When Pitt broke down the huddle to start practice Friday morning, it wasn’t a senior leader like Carter Warren or Deslin Alexandre whose voice rang out. It was true freshman Ryan Baer.
Baer only arrived in January, as fresh-faced as a 6-foot-7, 335-pound teenager can be, but he’s already emerging as someone who can use his voice to make an impact. However, as a true freshman, his experience level is still way behind the level of the uber-experienced upperclassmen in the room. It’s one of the perks of being a veteran.
“When you have fifth-year, sixth-year seniors, it’s tremendous,” head coach Pat Narduzzi said Friday. “Young freshmen always want to play as freshmen, but it’s, ‘Are you gonna be better when you’re 18 or 22 or 23?’ And we all know the answer; we’re all smarter when we’re 23 as opposed to when we’re 18.”
Baer will see some valuable snaps this season, serving as Warren’s backup at left tackle, but with a veteran team, his time will come later. Let’s see how he can continue to grow in the lead-up to his very first college game against West Virginia on Sept. 1.
Pitt has a veteran core of leaders, especially with the four sixth-year seniors on the offensive line, but young players like Baer will certainly push the older guys in the room. Which is certainly how a team fosters a winning culture.
Goals for Saturday’s Scrimmage
Narduzzi has stressed the importance of Saturday’s scrimmage at length. It’s the first of camp, the first time out at Acrisure Stadium since the spring and the opportunity for some live reps in 11-on-11. What does he want to see?
“Number one thing, any time you go live, is you wanna come out of there healthy,” Narduzzi said. “Say my prayers on the way in from the hotel tomorrow morning. I just wanna see a crisp scrimmage. I don’t care who wins offensively or defensively, have some fun and play for the points and all those things.”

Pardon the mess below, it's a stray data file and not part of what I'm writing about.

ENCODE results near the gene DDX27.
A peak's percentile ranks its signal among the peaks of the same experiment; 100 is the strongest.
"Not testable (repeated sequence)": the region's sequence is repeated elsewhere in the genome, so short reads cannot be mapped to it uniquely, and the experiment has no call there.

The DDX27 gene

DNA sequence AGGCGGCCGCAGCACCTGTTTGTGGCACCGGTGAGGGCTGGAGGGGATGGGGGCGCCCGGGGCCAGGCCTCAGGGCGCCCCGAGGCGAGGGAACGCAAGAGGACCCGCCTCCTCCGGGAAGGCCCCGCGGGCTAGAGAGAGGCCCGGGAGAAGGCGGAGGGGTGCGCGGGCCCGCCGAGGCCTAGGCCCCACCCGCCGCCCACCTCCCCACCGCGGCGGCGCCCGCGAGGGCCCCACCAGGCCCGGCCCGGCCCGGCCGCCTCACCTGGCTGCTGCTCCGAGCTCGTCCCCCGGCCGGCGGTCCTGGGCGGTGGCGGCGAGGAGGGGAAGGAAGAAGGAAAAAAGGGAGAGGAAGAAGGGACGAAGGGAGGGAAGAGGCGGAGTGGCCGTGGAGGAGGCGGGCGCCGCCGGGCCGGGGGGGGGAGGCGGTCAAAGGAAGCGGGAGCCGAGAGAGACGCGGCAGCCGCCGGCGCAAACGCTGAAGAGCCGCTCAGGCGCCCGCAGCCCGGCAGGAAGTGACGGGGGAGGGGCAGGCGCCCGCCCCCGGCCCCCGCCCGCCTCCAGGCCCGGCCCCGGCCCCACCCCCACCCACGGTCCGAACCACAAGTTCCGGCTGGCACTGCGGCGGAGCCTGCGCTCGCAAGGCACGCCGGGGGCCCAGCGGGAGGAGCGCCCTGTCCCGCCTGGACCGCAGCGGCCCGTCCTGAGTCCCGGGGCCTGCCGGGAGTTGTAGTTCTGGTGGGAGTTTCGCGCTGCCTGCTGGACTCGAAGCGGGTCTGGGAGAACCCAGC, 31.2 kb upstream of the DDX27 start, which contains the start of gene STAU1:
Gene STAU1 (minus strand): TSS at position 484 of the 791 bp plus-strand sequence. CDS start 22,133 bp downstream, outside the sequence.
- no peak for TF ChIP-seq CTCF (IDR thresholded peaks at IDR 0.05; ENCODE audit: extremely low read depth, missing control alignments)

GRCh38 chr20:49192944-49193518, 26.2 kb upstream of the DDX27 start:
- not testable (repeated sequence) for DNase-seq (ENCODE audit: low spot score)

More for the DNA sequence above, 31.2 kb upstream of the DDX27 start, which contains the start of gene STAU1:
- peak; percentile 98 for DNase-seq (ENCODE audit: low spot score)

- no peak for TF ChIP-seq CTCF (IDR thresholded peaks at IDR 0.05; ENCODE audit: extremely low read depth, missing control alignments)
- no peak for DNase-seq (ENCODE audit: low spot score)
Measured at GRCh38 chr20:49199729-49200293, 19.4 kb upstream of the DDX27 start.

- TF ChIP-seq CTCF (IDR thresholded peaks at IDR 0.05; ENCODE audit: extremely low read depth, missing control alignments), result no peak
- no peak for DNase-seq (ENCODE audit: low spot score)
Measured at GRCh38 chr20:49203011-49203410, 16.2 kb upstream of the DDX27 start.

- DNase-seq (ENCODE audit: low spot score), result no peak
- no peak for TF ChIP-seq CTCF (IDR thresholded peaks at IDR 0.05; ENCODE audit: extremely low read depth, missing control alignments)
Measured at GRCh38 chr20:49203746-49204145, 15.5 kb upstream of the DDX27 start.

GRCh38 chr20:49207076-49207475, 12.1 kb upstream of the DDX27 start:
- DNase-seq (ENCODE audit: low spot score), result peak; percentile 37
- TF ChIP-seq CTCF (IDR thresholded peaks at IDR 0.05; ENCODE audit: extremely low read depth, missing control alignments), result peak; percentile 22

With competition at every position on the team, it’s going to be competitive. Narduzzi said he wants to see turnovers, but only if it’s the defense actually forcing those turnovers. He wants a crisp scrimmage free of unforced errors on both sides.
The quarterbacks will be wearing the red no-contact jerseys still, so obviously they won’t be touched, but it’s still the best chance either quarterback has this summer to show off continued improvement and the consistency that Narduzzi requires from his starting quarterback.
It’ll be interesting to hear the developments that emerge next week following Saturday’s scrimmage.
Tights End Depth Chart
Gavin Bartholomew, who won the team cornhole competition with Dylan Bennett Thursday, is the leader in the tight ends room and on the field. A couple of athletic, field-stretching options have stepped in and stepped up.
“Kyi Wright didn’t play in the spring, but he’s had a helluva camp so far,” Narduzzi said. “I’m excited, I know coach Cignetti is as well because he didn’t know. I kinda knew what we had, you can tell, ‘Hey, I think he’s pretty good,’ but you just don’t know as a coach. You have faith that he’s good, but now he knows.”
Wright, at 6-foot-3, 265 pounds, has taken major strides as both a pass catcher and pass blocker since recovering from his season-ending injury last October. He’ll be an option in the tight ends room this season.
Karter Johnson has also continued to impress since arriving at Pitt this summer. The 6-foot-2, 255-pound former TCU defensive lineman has made some impressive catches this summer. He’s expected to be used as a weapon across Pitt’s offense, more so a Swiss army knife.
Georgia Tech transfer Dylan Deveney is also an option, a “big son of a gun,” according to Narduzzi, but he’s still working his way back from a previous injury.
Sam Scarton served as Pitt’s placekicker last season, Ben Sauls handled kickoffs and Caleb Junko used his redshirt season. How confident is Narduzzi in his kickers?
“I would bet, I’d put my money on this, that we’ve got the three best kickers in the country,” Narduzzi said. “I really feel that way.”
Narduzzi said that Scarton has been doing a nice job, but it’s a real competition between all three kickers for the starting spot. It’s also a competition between Sam Vander Haar and Cam Guess in replacing Kirk Christodoulou as the starting punter. He said that both punters have looked good so far this summer.
Four Starters at Defensive End
The duo of Alexandre and Habakkuk Baldonado is well documented, and the duo of Dayon Hayes and John Morgan sometimes flies under the radar, but both guys are considered starters themselves.
“Dayon’s had a good camp,” Narduzzi said. “John Morgan has been outstanding. There’s four guys, and you need four.”
Hayes has been a breakout performer during camp this summer, playing at 6-foot-3, 265 pounds, and after a strong finish to his sophomore season, it’s not unlikely a breakout season will follow.